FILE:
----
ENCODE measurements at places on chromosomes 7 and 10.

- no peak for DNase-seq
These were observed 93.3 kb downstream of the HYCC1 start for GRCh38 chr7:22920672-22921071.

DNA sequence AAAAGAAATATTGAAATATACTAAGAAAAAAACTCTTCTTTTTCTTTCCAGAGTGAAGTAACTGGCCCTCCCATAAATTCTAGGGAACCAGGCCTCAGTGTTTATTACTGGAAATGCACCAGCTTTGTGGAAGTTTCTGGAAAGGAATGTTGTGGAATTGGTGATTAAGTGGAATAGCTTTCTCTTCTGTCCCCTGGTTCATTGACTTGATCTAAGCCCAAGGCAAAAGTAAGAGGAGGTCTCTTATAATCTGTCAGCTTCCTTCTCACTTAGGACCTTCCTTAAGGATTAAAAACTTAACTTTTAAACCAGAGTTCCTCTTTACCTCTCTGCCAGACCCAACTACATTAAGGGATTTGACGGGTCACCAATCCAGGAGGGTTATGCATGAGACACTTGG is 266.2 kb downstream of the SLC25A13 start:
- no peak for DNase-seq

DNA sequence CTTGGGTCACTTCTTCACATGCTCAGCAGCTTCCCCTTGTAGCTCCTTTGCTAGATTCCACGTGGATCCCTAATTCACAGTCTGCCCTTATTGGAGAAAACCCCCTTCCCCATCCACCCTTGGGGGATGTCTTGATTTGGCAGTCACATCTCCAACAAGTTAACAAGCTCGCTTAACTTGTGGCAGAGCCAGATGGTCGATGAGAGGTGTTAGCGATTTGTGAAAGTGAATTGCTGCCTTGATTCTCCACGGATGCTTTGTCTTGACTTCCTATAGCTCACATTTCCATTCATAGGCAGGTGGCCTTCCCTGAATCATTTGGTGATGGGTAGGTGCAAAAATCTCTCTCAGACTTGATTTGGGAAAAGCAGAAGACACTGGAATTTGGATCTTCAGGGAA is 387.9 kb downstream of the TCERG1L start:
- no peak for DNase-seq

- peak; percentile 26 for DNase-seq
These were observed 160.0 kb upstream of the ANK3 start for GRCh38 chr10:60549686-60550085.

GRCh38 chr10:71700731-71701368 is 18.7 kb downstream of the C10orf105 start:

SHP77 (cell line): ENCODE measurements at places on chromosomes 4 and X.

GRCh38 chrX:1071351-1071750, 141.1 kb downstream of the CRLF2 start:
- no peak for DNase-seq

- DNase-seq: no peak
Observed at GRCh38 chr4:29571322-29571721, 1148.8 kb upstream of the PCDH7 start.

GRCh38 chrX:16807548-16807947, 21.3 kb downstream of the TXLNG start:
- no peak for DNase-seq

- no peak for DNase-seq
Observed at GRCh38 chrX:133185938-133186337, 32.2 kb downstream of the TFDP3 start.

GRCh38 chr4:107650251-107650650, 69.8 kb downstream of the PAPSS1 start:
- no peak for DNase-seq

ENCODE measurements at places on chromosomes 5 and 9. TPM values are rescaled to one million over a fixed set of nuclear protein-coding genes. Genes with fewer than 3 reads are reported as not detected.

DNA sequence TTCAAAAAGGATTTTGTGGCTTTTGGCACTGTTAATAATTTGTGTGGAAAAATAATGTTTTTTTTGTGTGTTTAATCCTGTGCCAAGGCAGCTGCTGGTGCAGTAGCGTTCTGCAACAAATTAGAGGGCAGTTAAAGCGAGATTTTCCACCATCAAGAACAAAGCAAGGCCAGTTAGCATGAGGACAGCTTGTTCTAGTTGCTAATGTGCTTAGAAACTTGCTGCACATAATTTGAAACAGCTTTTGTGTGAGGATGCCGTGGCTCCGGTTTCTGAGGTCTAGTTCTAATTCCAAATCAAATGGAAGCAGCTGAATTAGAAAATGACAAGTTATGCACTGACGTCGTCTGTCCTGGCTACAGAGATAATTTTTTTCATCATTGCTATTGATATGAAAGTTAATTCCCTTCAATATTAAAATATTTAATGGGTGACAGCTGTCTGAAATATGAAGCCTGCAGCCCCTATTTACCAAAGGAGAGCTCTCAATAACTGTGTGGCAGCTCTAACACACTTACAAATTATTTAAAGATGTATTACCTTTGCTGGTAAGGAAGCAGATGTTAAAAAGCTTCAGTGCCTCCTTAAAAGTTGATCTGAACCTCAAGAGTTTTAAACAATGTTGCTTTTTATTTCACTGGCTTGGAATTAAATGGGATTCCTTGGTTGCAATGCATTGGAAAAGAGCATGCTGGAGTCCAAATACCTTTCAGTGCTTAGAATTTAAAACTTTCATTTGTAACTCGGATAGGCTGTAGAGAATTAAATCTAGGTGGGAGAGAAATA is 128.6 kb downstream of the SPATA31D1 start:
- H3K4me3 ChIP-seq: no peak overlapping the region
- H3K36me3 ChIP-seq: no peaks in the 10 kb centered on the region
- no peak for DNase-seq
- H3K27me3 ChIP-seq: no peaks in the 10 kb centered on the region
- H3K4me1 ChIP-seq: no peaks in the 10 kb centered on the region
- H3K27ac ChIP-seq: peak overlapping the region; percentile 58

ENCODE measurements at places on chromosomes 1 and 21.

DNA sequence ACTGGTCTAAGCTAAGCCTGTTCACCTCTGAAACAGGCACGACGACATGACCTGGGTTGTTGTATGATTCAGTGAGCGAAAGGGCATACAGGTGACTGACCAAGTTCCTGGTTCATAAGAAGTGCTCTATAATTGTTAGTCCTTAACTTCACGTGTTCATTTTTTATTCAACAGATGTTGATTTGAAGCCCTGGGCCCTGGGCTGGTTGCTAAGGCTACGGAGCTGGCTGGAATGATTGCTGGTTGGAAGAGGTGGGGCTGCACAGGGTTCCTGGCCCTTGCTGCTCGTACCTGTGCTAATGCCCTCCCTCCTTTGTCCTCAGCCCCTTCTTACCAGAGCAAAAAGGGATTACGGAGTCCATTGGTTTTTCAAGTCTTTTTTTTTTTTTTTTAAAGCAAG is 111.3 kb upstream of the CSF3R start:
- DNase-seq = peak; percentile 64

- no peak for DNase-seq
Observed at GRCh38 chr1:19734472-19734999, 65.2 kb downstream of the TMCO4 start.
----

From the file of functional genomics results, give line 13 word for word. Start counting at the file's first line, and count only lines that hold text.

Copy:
- no peak for DNase-seq